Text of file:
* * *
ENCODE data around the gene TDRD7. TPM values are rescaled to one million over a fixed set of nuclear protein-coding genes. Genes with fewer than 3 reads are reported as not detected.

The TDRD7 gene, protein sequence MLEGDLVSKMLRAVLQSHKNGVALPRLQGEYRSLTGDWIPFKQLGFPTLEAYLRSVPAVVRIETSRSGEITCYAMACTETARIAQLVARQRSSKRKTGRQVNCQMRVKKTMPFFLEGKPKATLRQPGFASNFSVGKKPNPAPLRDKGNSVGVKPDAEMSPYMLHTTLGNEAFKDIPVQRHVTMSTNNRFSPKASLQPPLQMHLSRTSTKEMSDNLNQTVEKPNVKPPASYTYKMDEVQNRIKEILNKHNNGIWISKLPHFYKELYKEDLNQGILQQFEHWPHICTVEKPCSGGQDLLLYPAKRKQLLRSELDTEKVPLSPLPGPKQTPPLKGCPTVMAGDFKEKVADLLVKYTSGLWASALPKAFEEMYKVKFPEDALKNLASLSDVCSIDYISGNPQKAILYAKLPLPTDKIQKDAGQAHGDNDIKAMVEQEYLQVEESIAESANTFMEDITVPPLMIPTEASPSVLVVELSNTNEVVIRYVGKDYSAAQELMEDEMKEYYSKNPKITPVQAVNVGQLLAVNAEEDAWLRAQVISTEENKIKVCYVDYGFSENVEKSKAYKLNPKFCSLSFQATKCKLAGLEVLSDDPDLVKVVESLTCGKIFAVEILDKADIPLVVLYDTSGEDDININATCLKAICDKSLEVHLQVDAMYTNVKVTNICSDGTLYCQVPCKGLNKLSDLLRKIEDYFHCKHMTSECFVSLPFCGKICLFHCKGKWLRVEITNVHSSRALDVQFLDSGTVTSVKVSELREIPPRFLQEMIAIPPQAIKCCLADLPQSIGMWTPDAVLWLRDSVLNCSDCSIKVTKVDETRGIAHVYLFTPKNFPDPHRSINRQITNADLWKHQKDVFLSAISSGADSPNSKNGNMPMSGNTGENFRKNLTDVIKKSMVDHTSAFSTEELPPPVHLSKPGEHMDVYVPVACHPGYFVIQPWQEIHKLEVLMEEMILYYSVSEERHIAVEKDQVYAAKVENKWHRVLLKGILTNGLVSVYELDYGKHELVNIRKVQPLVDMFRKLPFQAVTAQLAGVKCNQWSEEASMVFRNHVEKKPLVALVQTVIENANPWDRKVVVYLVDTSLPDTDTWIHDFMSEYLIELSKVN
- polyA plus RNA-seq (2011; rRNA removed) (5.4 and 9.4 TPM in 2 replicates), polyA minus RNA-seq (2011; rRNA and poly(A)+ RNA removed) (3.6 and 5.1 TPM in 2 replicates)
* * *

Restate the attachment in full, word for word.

ENCODE data around the gene TDRD7. TPM values are rescaled to one million over a fixed set of nuclear protein-coding genes. Genes with fewer than 3 reads are reported as not detected.

The TDRD7 gene, protein sequence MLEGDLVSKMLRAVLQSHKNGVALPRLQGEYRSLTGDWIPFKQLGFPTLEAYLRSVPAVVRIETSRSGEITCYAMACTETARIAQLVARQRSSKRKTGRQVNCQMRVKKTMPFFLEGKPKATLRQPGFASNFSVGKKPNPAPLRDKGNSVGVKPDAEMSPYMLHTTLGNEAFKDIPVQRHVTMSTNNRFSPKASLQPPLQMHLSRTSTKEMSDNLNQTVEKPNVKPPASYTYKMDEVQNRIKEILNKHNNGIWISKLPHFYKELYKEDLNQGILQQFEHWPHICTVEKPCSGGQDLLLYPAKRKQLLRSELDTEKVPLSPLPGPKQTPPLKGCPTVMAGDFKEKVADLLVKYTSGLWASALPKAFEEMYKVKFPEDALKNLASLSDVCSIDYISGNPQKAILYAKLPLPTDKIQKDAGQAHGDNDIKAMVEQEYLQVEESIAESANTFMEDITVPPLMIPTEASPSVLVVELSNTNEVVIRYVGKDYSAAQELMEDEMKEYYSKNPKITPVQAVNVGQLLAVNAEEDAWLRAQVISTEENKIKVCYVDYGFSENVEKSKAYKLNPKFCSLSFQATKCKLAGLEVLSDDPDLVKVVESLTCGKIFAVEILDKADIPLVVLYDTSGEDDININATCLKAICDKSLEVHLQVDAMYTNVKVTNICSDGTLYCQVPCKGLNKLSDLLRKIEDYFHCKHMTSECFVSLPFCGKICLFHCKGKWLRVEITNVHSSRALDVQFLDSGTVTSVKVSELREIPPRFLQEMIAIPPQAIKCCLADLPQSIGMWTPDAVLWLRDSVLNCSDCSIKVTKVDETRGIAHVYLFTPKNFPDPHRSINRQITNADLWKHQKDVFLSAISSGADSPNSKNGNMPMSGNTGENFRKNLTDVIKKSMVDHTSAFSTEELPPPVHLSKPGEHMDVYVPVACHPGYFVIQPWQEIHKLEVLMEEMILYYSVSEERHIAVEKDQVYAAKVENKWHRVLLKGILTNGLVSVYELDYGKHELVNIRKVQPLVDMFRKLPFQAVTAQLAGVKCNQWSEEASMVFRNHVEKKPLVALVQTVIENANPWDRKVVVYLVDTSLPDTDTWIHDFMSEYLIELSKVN
- polyA plus RNA-seq (2011; rRNA removed) (5.4 and 9.4 TPM in 2 replicates), polyA minus RNA-seq (2011; rRNA and poly(A)+ RNA removed) (3.6 and 5.1 TPM in 2 replicates)